Just about any holiday is an excuse to prepare and eat a huge feast in most Italian-American families like mine, starting with antipasto and ending about seven or eight hours later with fruits and nuts.
Most assume Christmas is the big one but what many don’t realize is that Easter Sunday is actually considered the holiest day in the Christian calendar which means it’s second only to Christmas Eve on the Italian food calendar.
Christmas Eve is really the alpha and omega when it comes to Italian food, family and faith. And grandma with her trusty Instamatic posing everyone like she’s Annie Leibovitz: “Go on the couch and sit with your cousin, hold the baby, smile! Stand next to your uncle. Now hop on one foot and bark like a dog.”
But when I was a kid, Easter Sunday was spent in my great-grandfather’s dark basement on 17th Street. I never met my great-grandmother – she passed away before I was born – but Pasquale Schiavone was the best. In fact, I look a lot like him; we have that same concrete Mediterranean peasant head. My wife hates when I say that but, hey, it’s the truth.
Pasquale, or “Poppa” as we all called him, was built like a fire hydrant. Like most everyone, he came to America through Ellis Island. He’d fought in the Navy. The mermaid and anchor tattoos on his forearms were so old, the black ink had turned green like Statue of Liberty copper.
Poppa was pretty deaf, too. He’d be sitting alone at the head of this giant dining table watching “The Price is Right” and it was so unbelievably loud someone could have easily packed his entire house into a moving truck before he’d even realize you were standing right next to him.
His freezer was always caked in ice and everything was freezer-burnt save for the octopus, some tripe and maybe a goat head or two. He worked at the fish store on Prospect Park West for fun. It was just a few blocks from his house and it gave him something to do and all the free octopus he could carry home after mass at Holy Name.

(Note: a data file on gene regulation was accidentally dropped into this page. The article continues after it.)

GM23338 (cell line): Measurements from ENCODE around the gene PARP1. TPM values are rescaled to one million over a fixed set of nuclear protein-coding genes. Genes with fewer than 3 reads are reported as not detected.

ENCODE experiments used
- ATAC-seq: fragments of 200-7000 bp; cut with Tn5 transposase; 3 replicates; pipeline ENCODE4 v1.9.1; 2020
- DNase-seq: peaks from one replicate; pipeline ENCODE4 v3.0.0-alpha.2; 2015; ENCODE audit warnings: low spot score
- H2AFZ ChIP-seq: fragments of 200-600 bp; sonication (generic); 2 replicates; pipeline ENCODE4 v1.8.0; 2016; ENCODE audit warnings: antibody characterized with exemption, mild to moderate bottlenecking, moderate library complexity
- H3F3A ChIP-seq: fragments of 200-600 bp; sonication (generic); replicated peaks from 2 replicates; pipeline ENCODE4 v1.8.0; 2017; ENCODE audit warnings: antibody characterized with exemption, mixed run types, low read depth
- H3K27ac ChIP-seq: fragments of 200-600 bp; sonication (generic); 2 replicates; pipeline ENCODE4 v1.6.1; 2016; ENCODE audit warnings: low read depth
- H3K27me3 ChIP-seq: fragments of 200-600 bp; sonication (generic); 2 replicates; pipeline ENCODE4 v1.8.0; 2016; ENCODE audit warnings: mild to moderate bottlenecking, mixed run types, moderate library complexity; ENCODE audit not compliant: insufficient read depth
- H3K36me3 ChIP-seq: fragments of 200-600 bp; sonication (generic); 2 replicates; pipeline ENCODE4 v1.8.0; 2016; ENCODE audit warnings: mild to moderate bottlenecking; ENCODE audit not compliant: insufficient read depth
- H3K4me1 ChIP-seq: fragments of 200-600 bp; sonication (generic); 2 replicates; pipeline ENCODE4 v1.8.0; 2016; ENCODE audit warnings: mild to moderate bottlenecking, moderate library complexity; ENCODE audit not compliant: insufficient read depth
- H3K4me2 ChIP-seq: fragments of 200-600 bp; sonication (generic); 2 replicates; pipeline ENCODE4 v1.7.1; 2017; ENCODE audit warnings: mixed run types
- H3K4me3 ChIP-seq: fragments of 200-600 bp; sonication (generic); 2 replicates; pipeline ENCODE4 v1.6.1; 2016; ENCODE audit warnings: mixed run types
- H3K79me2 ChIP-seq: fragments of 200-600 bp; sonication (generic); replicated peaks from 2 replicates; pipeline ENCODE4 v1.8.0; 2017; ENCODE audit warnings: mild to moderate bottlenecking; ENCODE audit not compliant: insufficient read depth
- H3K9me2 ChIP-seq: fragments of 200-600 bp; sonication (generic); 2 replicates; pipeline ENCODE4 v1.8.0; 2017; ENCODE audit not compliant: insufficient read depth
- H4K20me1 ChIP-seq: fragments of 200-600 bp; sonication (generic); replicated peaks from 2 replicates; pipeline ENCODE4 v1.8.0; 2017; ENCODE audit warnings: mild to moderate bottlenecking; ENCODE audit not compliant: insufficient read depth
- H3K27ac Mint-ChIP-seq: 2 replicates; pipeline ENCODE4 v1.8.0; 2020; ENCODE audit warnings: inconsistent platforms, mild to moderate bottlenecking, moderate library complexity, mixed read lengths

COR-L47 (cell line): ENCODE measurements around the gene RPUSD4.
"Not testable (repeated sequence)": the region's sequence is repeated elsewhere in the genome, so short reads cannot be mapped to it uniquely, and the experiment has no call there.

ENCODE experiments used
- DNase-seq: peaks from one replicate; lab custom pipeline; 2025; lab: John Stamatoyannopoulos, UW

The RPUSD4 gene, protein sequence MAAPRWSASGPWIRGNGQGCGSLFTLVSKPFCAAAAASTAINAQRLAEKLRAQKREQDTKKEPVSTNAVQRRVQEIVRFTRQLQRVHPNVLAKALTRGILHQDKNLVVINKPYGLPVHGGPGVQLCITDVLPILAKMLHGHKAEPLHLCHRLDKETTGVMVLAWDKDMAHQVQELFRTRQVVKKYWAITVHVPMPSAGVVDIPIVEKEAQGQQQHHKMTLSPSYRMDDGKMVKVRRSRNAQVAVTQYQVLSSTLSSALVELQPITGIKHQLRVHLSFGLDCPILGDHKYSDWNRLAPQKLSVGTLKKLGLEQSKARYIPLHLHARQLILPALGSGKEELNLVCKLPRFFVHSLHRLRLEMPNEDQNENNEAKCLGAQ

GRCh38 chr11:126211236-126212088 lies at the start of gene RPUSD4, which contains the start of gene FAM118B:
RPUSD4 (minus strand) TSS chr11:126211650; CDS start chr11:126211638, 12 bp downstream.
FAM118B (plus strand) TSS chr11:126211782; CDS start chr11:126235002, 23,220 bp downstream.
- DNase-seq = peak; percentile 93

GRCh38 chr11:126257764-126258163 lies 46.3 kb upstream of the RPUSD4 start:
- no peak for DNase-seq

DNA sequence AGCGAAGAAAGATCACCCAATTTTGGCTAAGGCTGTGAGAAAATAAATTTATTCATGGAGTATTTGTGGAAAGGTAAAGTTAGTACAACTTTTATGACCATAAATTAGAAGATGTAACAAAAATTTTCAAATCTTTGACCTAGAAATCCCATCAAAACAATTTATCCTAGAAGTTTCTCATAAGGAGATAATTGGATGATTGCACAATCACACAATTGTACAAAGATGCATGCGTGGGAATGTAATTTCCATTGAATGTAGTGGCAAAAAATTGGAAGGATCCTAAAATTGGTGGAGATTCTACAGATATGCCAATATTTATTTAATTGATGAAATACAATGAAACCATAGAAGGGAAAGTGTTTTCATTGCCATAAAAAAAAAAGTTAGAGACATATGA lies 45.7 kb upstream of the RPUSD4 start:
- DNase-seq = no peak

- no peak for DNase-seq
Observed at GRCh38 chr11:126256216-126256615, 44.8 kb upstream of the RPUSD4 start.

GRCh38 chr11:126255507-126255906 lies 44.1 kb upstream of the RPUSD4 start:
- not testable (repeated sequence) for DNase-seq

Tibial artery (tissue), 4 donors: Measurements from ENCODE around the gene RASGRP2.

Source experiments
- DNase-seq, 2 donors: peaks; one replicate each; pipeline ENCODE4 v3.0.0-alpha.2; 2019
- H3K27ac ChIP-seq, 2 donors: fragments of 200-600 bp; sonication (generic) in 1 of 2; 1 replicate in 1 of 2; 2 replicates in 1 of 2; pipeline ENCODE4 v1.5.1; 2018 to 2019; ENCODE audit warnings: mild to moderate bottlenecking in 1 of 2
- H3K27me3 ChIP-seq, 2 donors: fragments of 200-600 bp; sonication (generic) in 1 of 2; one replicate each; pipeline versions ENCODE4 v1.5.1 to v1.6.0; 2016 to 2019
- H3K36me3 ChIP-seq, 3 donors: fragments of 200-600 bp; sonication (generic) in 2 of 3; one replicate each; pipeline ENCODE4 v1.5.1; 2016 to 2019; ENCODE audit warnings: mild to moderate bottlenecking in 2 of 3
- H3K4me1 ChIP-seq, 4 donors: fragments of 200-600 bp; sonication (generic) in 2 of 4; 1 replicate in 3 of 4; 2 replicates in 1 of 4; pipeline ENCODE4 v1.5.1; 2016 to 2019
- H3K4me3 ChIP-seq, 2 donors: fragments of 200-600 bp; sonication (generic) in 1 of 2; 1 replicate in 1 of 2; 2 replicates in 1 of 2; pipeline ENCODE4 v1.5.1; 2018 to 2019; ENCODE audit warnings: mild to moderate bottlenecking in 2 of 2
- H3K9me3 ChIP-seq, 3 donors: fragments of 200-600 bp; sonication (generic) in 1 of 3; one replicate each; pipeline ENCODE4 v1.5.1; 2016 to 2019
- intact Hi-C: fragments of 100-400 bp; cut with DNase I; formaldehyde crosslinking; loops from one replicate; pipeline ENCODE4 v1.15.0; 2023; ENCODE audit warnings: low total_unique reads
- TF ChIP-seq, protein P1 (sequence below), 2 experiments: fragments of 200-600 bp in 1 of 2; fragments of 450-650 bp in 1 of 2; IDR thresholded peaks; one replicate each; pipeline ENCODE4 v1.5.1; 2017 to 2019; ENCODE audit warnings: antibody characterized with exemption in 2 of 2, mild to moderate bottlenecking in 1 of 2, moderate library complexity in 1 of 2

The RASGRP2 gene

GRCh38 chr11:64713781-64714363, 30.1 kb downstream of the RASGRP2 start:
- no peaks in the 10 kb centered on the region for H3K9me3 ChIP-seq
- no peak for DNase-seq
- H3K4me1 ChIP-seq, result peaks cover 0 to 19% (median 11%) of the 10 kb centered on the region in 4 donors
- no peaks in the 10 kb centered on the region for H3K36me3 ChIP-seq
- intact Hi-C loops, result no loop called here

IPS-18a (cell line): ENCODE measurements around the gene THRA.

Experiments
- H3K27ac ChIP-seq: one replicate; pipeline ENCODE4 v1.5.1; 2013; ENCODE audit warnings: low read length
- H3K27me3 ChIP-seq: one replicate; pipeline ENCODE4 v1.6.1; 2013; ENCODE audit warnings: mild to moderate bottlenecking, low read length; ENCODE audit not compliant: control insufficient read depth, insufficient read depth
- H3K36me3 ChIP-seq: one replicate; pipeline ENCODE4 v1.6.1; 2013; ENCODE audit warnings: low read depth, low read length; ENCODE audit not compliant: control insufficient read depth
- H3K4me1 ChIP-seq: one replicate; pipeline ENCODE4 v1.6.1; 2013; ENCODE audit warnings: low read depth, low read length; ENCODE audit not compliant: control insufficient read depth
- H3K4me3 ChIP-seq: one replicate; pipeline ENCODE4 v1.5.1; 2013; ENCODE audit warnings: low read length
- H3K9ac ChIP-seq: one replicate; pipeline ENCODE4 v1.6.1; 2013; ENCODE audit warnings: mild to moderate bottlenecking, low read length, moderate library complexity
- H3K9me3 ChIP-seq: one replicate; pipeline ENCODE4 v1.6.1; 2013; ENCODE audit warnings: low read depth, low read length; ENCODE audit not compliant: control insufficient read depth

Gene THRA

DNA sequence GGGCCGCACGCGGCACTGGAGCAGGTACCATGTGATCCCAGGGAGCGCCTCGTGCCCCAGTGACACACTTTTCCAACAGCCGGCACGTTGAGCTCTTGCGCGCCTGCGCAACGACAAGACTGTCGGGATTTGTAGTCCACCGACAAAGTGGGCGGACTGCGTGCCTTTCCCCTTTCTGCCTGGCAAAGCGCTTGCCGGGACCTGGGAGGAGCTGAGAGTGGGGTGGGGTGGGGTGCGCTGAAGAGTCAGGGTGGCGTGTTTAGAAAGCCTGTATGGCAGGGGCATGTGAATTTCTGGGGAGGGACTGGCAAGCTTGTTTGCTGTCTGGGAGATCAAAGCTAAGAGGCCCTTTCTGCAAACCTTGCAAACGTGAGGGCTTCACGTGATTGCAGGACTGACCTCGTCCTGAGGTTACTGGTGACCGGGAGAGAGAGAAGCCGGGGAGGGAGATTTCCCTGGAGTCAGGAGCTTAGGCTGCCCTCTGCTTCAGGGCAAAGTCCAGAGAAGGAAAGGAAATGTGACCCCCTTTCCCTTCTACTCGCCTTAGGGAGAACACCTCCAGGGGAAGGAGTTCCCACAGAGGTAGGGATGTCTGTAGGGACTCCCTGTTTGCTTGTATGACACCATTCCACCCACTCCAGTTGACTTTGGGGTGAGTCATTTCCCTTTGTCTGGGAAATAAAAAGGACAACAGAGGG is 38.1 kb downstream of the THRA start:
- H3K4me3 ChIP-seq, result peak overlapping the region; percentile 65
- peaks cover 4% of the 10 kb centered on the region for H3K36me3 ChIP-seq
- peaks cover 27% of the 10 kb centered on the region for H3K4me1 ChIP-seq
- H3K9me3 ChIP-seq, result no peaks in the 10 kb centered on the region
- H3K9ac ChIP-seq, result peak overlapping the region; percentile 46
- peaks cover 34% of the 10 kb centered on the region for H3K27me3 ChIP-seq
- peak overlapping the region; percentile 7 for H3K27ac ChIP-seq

Poppa really loved me. After all, I was his first great-grandchild so I guess I scored some points there by default. Anytime I went over for a visit, he’d have a small chocolate pudding cup with a halved maraschino cherry on top from the delicatessen on the corner of Prospect Park West and Prospect Avenue waiting for me. The delicatessen is still there and, last time I checked, they still sell the little chocolate pudding cups.
I’ll always remember Poppa’s backyard: the shed, the fig tree that he would cover with a fruit bushel basket and tar paper for the winter, the cherry tree and the little spot he’d bent open in the fence so he could pass Cosmo, his next door neighbor, an espresso or an iced coffee in the summer.
His shed was the best. The sweet smell of peat and petrichor. The old, whirring General Motors Frigidaire, just like the one in the kitchen – caked in ice and freezer burnt – but instead of octopus and fish eyes, this one was stocked with ice-cold cans of Schaefer’s and a bottle of cold water that he filled from the hose in the yard (acqua fresca, as he called it).